On leaving Germany and moving to Costa Rica, and then to Ecuador

Comments, compliments... no complaints, with the exception of mosquitoes, but that's biodiversity for you! :)

Sunday, February 17, 2008

First days in Ecuador

This will be updated quite regularly, since changes will take place almost every day. I have to report that packing in Costa Rica went quite well, and so did take off...amazing! I had been torturing myself, waking up in the middle of the night thinking my suitcases were too heavy. I even gave away more stuff that I had already packed (which I had to immediately re-buy here)...by the time I got to the airport, I was really nervous and afraid I'd be charged hundreds of dollars for my excess baggage. Not so. I feel extremely lucky and proud of myself :) I'd called the airline the day before and told them I was carrying important documents with me (from the university) that could not go in my suitcase and would not fit in the carry on...could I carry them in a shopping bag? They said yes, annotated that on my record online and when I got to the airport, they didn't make problems...I was SO relieved!

My shoulders and back still hurt, but I got to bring everything I needed...

I was picked up at the airport by my new boss, and treated to a typical Andean soup and fried plantains for lunch. Then we discussed "housing" matters. She showed me pictures and, even though I haven't seen the house yet, it looks like the kind of place I'd enjoy living in. I'm very satisfied with the living arrangements and think that I will enjoy working for this university. There's a lot to be done, but I can do it. I was trained for that and already did the same job at another university for three years...so, I'm looking forward to tomorrow...

There's a slight problem...I will have to work in Quito for the first week, and I already talked about my headaches...not funny to have to start my day with two Advils, but it's necessary.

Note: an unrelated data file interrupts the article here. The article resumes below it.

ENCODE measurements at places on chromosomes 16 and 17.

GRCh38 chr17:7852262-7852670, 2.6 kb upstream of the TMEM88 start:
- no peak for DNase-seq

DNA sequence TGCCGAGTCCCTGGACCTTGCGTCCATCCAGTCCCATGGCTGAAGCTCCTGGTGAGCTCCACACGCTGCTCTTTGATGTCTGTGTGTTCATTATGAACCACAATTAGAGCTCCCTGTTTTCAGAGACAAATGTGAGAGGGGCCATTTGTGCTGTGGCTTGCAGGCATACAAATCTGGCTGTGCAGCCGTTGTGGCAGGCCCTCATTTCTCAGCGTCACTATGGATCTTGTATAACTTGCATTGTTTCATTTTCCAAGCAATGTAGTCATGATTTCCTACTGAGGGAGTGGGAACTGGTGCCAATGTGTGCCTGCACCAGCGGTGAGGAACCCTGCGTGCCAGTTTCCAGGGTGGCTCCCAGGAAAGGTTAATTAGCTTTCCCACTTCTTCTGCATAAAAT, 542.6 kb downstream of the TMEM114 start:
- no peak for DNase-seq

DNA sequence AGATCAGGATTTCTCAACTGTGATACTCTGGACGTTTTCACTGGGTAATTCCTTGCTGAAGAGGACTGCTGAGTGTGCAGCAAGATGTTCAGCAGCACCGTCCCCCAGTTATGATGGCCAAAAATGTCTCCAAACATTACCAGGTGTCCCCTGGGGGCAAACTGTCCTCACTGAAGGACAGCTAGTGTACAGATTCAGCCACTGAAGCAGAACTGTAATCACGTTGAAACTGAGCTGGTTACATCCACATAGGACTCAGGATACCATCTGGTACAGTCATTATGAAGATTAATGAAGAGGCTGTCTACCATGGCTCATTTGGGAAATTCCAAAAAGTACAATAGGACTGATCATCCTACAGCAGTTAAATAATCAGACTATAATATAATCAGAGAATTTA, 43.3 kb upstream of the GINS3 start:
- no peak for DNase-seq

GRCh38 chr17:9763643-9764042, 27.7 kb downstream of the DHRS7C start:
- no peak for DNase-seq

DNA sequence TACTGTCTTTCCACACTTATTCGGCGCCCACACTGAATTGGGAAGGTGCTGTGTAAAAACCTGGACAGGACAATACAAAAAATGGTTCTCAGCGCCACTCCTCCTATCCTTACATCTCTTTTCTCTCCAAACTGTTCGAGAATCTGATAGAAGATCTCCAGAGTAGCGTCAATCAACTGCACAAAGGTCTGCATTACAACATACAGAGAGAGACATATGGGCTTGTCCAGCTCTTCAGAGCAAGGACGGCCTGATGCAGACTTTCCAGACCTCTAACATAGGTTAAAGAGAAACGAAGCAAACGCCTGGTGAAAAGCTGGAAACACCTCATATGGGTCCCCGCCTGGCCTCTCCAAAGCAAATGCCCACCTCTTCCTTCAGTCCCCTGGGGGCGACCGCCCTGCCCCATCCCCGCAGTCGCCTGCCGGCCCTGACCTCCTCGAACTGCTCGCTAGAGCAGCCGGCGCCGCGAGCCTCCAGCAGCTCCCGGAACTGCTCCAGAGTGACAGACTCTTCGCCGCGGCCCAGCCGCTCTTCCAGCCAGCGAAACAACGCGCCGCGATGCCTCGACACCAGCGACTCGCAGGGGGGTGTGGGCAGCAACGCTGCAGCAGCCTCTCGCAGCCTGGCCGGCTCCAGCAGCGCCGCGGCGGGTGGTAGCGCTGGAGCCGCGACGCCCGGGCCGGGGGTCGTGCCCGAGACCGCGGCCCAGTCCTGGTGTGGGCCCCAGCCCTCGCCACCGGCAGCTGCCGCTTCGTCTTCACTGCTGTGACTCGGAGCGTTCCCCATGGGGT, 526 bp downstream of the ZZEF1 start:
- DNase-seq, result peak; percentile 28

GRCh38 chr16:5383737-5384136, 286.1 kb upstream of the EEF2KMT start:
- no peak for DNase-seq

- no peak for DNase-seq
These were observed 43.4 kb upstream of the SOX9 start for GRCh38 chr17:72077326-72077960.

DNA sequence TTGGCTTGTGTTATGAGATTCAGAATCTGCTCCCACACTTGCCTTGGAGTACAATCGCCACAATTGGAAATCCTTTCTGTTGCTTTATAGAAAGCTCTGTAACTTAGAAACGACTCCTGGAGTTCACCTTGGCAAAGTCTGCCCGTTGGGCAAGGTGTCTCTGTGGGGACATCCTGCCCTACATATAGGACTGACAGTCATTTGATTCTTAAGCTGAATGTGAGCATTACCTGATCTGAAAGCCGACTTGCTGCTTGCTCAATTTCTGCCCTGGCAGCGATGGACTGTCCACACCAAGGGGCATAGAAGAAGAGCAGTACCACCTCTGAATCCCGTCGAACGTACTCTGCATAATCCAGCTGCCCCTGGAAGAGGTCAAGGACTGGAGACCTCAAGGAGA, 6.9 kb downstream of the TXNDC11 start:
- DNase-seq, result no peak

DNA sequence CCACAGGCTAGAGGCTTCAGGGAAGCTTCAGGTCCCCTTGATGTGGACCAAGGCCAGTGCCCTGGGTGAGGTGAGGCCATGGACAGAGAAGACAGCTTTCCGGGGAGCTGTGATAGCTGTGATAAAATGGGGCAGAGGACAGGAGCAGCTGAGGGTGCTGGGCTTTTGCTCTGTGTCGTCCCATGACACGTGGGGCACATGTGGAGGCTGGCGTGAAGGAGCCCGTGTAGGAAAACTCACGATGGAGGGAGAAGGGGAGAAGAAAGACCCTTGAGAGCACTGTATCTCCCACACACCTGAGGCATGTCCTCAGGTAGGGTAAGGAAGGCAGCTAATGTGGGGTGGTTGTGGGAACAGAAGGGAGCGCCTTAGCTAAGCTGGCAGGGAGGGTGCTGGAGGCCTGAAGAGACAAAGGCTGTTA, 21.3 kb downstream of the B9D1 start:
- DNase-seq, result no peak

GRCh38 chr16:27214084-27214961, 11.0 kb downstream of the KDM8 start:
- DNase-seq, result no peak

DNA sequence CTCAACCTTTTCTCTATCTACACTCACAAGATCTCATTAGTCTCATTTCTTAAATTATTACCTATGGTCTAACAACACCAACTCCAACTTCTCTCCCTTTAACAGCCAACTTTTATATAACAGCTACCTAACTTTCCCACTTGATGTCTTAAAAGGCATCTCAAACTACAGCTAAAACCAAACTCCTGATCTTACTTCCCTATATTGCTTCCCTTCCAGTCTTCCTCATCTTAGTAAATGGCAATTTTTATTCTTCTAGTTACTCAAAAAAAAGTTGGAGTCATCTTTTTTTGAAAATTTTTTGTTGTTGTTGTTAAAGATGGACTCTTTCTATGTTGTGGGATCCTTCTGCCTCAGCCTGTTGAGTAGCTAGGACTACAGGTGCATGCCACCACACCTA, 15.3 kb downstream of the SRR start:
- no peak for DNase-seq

I think that's all for now... "soroche" (altitud sickness) is manifesting itself again and I have to go lie down...

Wednesday, February 13, 2008

I know, I've been more than bad...

I just noticed I hadn't posted anything since October...and SO much has happened since then!

At some point in October I got a phone call offering me a job at a university in Ecuador. Not to be disrespectful or anything, but all I knew about Ecuador at that point was that it is located to the north of Peru, that the Equator line runs through there and that they produce lots of bananas. Also, that the Galapagos Islands (a place I'd like to visit) belong to them. I had met a few people from Ecuador, both in Germany and in Costa Rica, really nice people both from the mountains and the coast, but they hadn't told me much about their country, so, when I was asked to choose between Quito or Guayaquil, I didn't know what to say.
Then I contacted all the Ecuadorians (and non Ecuadorians with Ecuador experience) I knew and asked about the university and the two cities mentioned. I was told it's a young university, but it has potential...About the cities, one was very high and cold, the other one extremely hot and humid. It was a hard choice, since my mom passed her altitude sickness genes on to me...which means I get a splitting headache as soon as we reach 50 meters above sea level (maybe not that bad, but almost) plus nausea, dizziness, etc...on the other hand, the heat and I are not very good friends...
I liked the idea of Quito better because, from what I could see online, it's prettier and I'd read it's cool, since it's mountain climate. I was told many times that people on the coast are more open and friendlier...but I was afraid I couldn't handle the heat.
So, I left the research there, since I had more important research to take care of and decided all would get straightened out with a visit.

November was pretty uneventful, no major things happening, except for great things to write on my thesis. The more I research about my topic, the more I'm convinced that it was a great choice to focus on the urban poor, their lack of water, and the strategies water suppliers are using to include this segment...
Also in November I told my family I wasn't coming home for Christmas because of my one ticket budgetary limit (which I would use when I left Costa Rica in February)...got lots of pouts from my beautiful nieces, one of whom told me I had already cheated them out of one very recent Christmas...how dare I do it again? So I promised I'd visit before their summer vacations are over...she MADE ME promise!

I was invited to spend Christmas in Costa Rica with a great family...it really felt like home...so I really didn't feel very homesick. But before that, I have to mention that all the friends I made here really tried to make my Christmas in Costa Rica as happy as possible, in view of the fact that I was not going home. So, Carla, my neighbor gave me a little Christmas tree, with a glittering star...another friend invited me to a "parrillada" that is really VERY different from the parrilladas I've known.